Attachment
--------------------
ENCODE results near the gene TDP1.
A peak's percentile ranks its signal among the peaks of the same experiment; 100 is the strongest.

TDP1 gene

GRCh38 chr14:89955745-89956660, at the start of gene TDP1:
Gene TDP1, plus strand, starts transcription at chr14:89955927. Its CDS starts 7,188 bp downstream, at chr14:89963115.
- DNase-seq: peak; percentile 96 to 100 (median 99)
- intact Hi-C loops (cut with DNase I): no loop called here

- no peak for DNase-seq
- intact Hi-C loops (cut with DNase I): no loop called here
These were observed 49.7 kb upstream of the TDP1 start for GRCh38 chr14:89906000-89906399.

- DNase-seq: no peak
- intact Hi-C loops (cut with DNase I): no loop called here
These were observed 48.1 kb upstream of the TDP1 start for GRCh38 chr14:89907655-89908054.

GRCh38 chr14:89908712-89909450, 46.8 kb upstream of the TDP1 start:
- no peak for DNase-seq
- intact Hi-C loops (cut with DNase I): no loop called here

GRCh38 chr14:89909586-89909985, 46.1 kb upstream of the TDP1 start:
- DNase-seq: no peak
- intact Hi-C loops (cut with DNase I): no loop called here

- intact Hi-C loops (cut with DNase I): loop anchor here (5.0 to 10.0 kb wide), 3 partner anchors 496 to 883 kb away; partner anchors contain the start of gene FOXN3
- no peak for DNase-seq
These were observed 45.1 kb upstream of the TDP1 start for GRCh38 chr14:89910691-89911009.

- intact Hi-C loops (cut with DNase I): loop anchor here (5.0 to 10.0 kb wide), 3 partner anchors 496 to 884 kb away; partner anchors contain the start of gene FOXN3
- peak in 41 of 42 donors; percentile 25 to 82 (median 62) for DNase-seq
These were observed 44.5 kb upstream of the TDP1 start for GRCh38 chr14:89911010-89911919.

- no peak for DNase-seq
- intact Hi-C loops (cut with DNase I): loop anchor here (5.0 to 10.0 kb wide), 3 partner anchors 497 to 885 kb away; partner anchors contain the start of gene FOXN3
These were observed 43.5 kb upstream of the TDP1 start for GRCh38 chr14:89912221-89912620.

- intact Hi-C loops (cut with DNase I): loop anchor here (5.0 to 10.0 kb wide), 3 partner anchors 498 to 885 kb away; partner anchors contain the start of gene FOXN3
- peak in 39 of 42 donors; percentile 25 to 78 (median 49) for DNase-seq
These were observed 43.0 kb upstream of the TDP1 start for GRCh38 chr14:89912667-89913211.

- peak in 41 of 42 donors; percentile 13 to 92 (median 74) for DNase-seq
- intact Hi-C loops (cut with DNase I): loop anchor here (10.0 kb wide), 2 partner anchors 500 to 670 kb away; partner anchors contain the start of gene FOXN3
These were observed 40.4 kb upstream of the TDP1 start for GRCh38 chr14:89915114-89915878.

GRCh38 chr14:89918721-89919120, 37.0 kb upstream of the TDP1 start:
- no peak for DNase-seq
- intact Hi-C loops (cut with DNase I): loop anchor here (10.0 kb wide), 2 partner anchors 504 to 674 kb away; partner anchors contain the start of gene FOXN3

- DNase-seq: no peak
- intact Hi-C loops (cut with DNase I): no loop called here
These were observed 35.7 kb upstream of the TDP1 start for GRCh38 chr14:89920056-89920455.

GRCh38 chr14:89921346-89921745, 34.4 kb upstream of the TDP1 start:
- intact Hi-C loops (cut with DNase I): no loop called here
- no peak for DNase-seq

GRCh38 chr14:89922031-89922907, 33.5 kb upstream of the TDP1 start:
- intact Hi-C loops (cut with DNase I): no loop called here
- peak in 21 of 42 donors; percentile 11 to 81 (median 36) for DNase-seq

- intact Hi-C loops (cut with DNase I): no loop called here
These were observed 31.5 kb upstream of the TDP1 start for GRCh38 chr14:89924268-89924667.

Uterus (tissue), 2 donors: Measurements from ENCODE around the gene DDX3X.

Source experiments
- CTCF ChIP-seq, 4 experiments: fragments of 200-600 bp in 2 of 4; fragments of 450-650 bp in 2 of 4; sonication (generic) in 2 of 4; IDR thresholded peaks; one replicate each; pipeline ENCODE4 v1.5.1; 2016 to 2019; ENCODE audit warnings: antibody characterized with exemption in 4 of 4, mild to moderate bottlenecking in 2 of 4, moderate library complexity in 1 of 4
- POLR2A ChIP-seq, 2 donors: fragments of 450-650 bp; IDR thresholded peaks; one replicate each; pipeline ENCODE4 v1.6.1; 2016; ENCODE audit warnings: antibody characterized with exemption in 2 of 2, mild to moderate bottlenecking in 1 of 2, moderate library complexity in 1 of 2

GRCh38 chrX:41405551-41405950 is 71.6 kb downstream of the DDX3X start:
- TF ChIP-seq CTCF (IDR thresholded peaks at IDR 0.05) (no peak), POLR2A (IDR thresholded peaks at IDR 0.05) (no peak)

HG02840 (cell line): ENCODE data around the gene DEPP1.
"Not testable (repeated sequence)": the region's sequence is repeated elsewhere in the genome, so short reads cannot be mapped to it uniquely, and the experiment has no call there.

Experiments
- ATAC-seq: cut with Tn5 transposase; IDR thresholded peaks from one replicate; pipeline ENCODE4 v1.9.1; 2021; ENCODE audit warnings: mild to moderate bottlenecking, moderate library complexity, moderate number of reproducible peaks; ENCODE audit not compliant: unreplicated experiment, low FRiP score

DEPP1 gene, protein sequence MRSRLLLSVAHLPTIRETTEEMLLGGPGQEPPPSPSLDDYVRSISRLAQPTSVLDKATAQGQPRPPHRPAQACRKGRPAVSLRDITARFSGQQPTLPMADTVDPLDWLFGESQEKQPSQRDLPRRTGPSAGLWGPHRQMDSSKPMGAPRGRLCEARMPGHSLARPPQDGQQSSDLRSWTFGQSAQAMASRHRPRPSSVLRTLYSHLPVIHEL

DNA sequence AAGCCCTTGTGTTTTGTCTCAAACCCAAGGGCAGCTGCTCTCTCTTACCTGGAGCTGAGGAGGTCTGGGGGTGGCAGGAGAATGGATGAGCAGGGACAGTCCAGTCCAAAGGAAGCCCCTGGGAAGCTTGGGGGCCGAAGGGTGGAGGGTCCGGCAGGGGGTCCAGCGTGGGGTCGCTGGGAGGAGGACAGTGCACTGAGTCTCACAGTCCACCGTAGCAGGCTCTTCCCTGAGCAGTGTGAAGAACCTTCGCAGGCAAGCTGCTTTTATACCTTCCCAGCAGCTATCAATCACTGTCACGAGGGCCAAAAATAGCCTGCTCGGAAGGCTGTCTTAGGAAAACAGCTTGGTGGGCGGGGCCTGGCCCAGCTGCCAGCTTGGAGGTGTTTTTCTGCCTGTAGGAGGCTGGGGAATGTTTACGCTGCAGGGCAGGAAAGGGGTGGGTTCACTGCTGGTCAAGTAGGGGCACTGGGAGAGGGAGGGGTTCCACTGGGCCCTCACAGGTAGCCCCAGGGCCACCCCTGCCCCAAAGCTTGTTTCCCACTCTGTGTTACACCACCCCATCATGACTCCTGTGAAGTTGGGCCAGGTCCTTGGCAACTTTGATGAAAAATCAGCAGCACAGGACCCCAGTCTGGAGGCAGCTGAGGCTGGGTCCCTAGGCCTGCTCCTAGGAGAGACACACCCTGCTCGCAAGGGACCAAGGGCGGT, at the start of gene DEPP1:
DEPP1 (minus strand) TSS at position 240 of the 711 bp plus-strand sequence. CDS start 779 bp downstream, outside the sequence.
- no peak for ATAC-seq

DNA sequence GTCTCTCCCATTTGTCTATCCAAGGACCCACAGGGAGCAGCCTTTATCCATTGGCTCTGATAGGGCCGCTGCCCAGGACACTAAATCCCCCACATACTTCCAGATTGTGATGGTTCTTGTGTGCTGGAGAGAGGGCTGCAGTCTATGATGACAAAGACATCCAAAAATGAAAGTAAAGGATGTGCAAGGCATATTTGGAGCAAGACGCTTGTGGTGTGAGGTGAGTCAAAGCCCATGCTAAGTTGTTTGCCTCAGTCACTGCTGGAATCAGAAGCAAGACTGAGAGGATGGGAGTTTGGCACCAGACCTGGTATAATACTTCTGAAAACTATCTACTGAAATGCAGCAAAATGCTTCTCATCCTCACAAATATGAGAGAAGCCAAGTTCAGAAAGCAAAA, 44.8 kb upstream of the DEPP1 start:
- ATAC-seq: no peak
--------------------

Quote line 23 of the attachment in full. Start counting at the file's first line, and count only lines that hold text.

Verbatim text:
- intact Hi-C loops (cut with DNase I): loop anchor here (5.0 to 10.0 kb wide), 3 partner anchors 496 to 884 kb away; partner anchors contain the start of gene FOXN3